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Article: The Relationship Between Semantic Short-Term Memory and Immediate Serial Recall of Known and Unknown Words and Nonwords: Data From Two Chinese Individuals With Aphasia

TitleThe Relationship Between Semantic Short-Term Memory and Immediate Serial Recall of Known and Unknown Words and Nonwords: Data From Two Chinese Individuals With Aphasia
Authors
Issue Date2008
PublisherAmerican Psychological Association. The Journal's web site is located at http://www.apa.org/journals/xlm.html
Citation
Journal Of Experimental Psychology: Learning Memory And Cognition, 2008, v. 34 n. 4, p. 900-917 How to Cite?
AbstractThe present study investigated verbal recall of semantically preserved and degraded words and nonwords by taking into consideration the status of one's semantic short-term memory (STM). Two experiments were conducted on 2 Chinese individuals with aphasia. The first experiment showed that they had largely preserved phonological processing abilities accompanied by mild but comparable semantic processing deficits; however, their performance on STM tasks revealed a double dissociation. The second experiment found that the participant with more preserved semantic STM had better recall of known words and nonwords than of their unknown counterparts, whereas such effects were absent in the patient with severe semantic STM deficit. The results are compatible with models that assume separate phonological and semantic STM components, such as that of R. C. Martin, M. Lesch, and M. Bartha (1999). In addition, the distribution of error types was different from previous studies. This is discussed in terms of the methodology of the authors' experiments and current views regarding the nature of semantic STM and representations in the Chinese mental lexicon. © 2008 American Psychological Association.
Persistent Identifierhttp://hdl.handle.net/10722/175305
ISSN
2015 Impact Factor: 2.776
2015 SCImago Journal Rankings: 2.226
ISI Accession Number ID
References

 

DC FieldValueLanguage
dc.contributor.authorWong, Wen_US
dc.contributor.authorLaw, SPen_US
dc.date.accessioned2012-11-26T08:58:04Z-
dc.date.available2012-11-26T08:58:04Z-
dc.date.issued2008en_US
dc.identifier.citationJournal Of Experimental Psychology: Learning Memory And Cognition, 2008, v. 34 n. 4, p. 900-917en_US
dc.identifier.issn0278-7393en_US
dc.identifier.urihttp://hdl.handle.net/10722/175305-
dc.description.abstractThe present study investigated verbal recall of semantically preserved and degraded words and nonwords by taking into consideration the status of one's semantic short-term memory (STM). Two experiments were conducted on 2 Chinese individuals with aphasia. The first experiment showed that they had largely preserved phonological processing abilities accompanied by mild but comparable semantic processing deficits; however, their performance on STM tasks revealed a double dissociation. The second experiment found that the participant with more preserved semantic STM had better recall of known words and nonwords than of their unknown counterparts, whereas such effects were absent in the patient with severe semantic STM deficit. The results are compatible with models that assume separate phonological and semantic STM components, such as that of R. C. Martin, M. Lesch, and M. Bartha (1999). In addition, the distribution of error types was different from previous studies. This is discussed in terms of the methodology of the authors' experiments and current views regarding the nature of semantic STM and representations in the Chinese mental lexicon. © 2008 American Psychological Association.en_US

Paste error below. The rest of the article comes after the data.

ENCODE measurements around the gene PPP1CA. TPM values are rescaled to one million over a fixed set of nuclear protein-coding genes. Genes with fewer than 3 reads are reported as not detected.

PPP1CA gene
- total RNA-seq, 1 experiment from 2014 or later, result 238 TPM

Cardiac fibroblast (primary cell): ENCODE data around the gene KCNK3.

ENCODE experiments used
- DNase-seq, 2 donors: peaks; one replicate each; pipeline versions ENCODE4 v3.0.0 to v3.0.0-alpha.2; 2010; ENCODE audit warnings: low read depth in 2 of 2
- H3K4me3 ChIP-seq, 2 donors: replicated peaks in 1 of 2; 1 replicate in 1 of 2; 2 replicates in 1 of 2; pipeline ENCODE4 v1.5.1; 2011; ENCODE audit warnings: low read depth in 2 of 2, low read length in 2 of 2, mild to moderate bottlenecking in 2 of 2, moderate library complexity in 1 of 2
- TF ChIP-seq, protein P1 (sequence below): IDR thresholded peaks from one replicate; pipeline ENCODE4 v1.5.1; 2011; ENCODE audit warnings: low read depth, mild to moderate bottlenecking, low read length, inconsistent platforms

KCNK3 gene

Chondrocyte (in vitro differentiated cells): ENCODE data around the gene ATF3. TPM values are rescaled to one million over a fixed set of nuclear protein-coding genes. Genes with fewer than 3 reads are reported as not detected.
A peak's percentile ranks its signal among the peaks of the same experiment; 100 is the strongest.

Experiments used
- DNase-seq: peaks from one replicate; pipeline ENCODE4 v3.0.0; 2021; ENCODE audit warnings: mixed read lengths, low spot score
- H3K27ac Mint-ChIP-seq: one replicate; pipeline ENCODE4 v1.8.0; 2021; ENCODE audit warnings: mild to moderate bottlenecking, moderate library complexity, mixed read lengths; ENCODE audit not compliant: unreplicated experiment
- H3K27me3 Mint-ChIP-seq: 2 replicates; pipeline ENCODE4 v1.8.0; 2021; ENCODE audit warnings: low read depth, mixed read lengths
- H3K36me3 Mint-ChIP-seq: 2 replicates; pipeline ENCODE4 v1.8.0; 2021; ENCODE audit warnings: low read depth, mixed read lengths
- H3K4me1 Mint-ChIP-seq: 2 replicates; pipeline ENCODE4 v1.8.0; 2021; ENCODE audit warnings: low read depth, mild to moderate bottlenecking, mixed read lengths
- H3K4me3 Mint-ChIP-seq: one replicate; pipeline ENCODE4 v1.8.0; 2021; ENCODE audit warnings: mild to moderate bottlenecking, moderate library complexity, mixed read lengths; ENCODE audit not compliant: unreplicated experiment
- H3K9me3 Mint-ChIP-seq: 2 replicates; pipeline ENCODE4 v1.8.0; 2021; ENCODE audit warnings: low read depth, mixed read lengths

dc.languageengen_US
dc.publisherAmerican Psychological Association. The Journal's web site is located at http://www.apa.org/journals/xlm.htmlen_US
dc.relation.ispartofJournal of Experimental Psychology: Learning Memory and Cognitionen_US
dc.rightsJournal of Experimental Psychology: Learning, Memory, and Cognition. Copyright © American Psychological Association.-
dc.subject.meshAdulten_US
dc.subject.meshAphasia, Wernicke - Diagnosisen_US
dc.subject.meshAsian Continental Ancestry Groupen_US
dc.subject.meshBrain - Pathologyen_US
dc.subject.meshFemaleen_US
dc.subject.meshHumansen_US
dc.subject.meshMagnetic Resonance Imagingen_US
dc.subject.meshMemory, Short-Termen_US
dc.subject.meshMental Recallen_US
dc.subject.meshNeuropsychological Testsen_US
dc.subject.meshPhoneticsen_US
dc.subject.meshSemanticsen_US
dc.subject.meshSeverity Of Illness Indexen_US
dc.subject.meshSpeech Perceptionen_US
dc.subject.meshVocabularyen_US
dc.titleThe Relationship Between Semantic Short-Term Memory and Immediate Serial Recall of Known and Unknown Words and Nonwords: Data From Two Chinese Individuals With Aphasiaen_US
dc.typeArticleen_US
dc.identifier.emailLaw, SP: splaw@hku.hken_US
dc.identifier.authorityLaw, SP=rp00920en_US
dc.description.naturelink_to_subscribed_fulltexten_US
dc.identifier.doi10.1037/0278-7393.34.4.900en_US
dc.identifier.pmid18605877-
dc.identifier.scopuseid_2-s2.0-47549097140en_US
dc.identifier.hkuros147386-
dc.relation.referenceshttp://www.scopus.com/mlt/select.url?eid=2-s2.0-47549097140&selection=ref&src=s&origin=recordpageen_US
dc.identifier.volume34en_US
dc.identifier.issue4en_US
dc.identifier.spage900en_US
dc.identifier.epage917en_US
dc.identifier.isiWOS:000257467600015-
dc.publisher.placeUnited Statesen_US
dc.identifier.scopusauthoridWong, W=13307653300en_US
dc.identifier.scopusauthoridLaw, SP=7202242088en_US

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